In their article on “Teaching Race at Historically White Colleges and Universities: Identifying and Dismantling the Walls of Whiteness,” David L. Brunsma, Eric S. Brown, and Peggy Placier inform us that outlining the “walls of whiteness” makes “it difficult to teach the sociology of race and racism and makes it difficult for students at historically white colleges and universities (HWCUs) to wrestle with these important issues. Most white students enter HWCUs surrounded by these walls protecting them from attacks on white supremacy–that have multiple layers and therefore are even more difficult to penetrate; yet they must be penetrated” (Critical Sociology, September 2013, 39: 717–738, first published on September 11, 2012).
Conclusion The fly in this ointment is that American teachers of English in high schools and colleges are ill-prepared not only for the ethnic diversity of their classrooms but also ill-prepared to teach the diversity of American literature since so few are exposed to the diversity of American literature. The focus of their training has been on Chaucer, Shakespeare, and the English literary canon.
When teachers of English step into their classrooms all they know about American literature are the works of what was then the American literary canon, limited to Washington Irving, Nathaniel Hawthorne, Herman Melville, and Mark Twain. Nurtured on the Western Tradition, this is what they teach and have taught and passed on to subsequent generations of American students. Sacrosanct, the illumination of the Western Tradition in literature continued unabated until the emergence of minority movements of the post-Brown v. Board of Education era (Ortego 1971).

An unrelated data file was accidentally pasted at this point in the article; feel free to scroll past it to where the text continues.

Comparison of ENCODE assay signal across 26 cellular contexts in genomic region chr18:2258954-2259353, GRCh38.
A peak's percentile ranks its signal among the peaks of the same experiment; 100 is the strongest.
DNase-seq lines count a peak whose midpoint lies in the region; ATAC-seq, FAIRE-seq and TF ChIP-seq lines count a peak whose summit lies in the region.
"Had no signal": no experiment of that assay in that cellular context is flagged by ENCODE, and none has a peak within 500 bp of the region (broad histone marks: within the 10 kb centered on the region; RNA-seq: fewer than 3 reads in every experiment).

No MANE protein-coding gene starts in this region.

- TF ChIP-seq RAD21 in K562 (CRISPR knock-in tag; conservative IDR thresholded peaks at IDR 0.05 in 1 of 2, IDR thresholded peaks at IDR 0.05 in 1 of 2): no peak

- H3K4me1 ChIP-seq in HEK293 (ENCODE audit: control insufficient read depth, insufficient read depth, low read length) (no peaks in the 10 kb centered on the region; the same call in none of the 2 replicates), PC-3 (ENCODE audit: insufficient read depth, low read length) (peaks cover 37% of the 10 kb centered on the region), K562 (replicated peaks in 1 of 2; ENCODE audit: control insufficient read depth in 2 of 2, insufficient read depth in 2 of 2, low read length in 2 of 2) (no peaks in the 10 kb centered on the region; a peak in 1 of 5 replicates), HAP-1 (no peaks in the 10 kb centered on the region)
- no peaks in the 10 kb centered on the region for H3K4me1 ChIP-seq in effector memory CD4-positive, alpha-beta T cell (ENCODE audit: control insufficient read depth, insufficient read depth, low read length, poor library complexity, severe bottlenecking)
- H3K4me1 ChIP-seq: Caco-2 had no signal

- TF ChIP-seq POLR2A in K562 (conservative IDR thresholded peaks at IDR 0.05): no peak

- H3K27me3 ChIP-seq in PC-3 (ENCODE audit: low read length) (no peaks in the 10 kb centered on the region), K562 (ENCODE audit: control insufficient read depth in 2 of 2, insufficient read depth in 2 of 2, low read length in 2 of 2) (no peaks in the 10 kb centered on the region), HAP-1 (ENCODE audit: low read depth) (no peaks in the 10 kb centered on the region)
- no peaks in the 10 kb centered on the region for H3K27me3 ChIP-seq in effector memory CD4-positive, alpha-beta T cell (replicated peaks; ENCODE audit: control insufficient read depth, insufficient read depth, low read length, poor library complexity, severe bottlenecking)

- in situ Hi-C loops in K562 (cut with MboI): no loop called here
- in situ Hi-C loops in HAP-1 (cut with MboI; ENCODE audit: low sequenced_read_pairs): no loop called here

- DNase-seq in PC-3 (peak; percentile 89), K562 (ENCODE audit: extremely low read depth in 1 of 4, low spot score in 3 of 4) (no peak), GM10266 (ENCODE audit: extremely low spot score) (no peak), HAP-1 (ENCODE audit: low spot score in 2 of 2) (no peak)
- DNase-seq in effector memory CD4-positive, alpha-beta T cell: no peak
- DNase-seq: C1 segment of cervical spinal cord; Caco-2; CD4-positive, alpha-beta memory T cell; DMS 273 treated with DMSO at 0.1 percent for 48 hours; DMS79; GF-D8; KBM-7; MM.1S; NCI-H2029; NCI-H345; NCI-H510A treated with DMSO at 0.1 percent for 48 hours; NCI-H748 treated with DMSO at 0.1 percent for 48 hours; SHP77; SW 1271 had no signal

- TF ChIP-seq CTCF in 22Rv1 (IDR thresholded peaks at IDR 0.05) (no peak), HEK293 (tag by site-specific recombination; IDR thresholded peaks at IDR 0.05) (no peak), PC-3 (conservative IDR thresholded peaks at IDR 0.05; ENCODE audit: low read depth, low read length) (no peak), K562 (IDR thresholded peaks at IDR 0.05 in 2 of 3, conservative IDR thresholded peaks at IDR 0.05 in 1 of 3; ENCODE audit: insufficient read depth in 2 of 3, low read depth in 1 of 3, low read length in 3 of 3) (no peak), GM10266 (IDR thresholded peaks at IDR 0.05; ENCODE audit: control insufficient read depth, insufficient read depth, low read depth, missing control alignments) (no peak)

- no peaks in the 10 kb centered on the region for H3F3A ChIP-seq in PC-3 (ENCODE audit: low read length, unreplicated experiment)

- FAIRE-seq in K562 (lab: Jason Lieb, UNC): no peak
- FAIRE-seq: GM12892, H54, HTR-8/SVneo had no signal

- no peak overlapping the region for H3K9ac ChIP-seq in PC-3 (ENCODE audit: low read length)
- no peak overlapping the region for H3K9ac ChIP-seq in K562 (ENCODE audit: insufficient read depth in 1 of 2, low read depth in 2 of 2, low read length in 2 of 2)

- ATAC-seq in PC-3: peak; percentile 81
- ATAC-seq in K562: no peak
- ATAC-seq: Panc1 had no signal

When these issues appear on a course syllabus they are often glossed over in the presentation or explained from the dominant perspective of the issue which often favors the hegemonic view. Students are thus deprived of the view from the Mexican American side. For example, in today’s political climate, most Anglo Americans think that Mexican Americans are a recently arrived immigrant group.
American demographic knowledge about the Hispanic Southwest and about Mexican Americans in the United States is dismal, evident in spurious remarks by Donald Trump and tweets emanating from Republican and Democratic presidential election activities during this past presidential election cycle. While not overloading the syllabus, it’s important that current syllabi reflect accuracy of content and bias-free perspectives and commentary. Anything less invalidates its use.